As has happened repeatedly over the centuries, renewed efforts by America to control Afghanistan ultimately failed. The U.S.-supported Afghan military and police forces were unable to hold off the Taliban and, by the time the mission in Afghanistan formally ended in December 2014, the 13-year war was the longest fought by the United States.

Yet the United States’ mission in Afghanistan, unlike past attempts to exert influence in the region, has particularly hit home. Americans initially perceived the military effort there as a noble mission to spread democracy, dismantle terrorism, and promote stability.

In many ways, the U.S. has long wanted to share the blessings it has enjoyed with the rest of the world. This is a desire wired into our national thinking.

Consider all the traditional songs that ask God for success both domestic and abroad. Both “God Bless America” and “America the Beautiful” contain lines that evoke God and view Him as the source of well-being and prosperity for the nation.

Yet most sing these songs while glossing over these conspicuous references. There is a reason, though, that America and its history are intrinsically linked to the God of the Bible.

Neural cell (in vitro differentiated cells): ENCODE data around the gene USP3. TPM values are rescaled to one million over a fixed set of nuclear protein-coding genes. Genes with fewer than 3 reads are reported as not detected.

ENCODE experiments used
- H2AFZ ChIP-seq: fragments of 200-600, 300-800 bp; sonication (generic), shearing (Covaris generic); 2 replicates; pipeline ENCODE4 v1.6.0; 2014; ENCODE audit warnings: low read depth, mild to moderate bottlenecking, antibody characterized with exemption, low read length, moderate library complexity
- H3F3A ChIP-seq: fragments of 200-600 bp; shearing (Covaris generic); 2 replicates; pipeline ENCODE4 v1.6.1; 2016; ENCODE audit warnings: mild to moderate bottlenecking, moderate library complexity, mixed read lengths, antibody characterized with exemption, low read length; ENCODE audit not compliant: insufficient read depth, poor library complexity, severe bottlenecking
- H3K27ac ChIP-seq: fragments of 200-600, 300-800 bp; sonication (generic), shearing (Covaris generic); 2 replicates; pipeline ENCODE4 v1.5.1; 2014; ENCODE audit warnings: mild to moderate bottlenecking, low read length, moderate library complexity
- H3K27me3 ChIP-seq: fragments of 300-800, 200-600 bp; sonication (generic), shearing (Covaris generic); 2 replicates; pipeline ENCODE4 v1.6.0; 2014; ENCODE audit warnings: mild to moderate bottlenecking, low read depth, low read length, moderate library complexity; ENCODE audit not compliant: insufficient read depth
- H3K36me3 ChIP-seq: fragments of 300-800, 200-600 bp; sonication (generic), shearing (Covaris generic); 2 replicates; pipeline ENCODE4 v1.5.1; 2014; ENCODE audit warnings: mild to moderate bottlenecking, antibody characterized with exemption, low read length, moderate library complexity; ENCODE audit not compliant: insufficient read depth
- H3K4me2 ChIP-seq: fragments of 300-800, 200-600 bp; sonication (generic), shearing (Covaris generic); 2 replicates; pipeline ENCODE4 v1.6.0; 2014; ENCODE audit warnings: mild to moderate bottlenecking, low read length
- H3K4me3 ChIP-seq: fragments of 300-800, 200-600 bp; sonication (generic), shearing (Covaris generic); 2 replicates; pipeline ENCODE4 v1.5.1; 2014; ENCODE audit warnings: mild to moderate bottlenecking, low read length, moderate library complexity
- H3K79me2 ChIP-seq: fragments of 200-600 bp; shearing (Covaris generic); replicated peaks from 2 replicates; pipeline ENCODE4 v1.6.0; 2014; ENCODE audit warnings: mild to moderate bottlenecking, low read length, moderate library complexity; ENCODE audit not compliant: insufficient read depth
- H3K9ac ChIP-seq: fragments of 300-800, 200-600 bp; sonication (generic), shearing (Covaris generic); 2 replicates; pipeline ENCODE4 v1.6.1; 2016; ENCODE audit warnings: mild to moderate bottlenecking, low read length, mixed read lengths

How to Make a Difference

Thousands of years ago, a promise was made by God to the offspring of the patriarch Abraham. Through a special birthright blessing, God revealed that his descendants, namely Ephraim and Manasseh, would “grow into a multitude in the midst of the earth” (Gen. 48:16). The older brother, Manasseh, was to “become a people, and he also shall be great: but truly his younger brother [Ephraim] shall be greater than he, and his seed shall become a multitude of nations” (vs. 19).

History reveals that only one pair of brother nations has ever become a singular great nation and a multitude of nations—the United States (Manasseh) and Britain with its former colonies (Ephraim). This, along with other undeniable proofs in the scriptures, proves that America—the most powerful and influential single nation to ever exist—is addressed in the Bible!

The blessings promised to these brothers are so abundant that they are described as becoming the standard for prosperity. The next verse states that surrounding peoples would even declare, “God make you as Ephraim and as Manasseh” (vs. 20).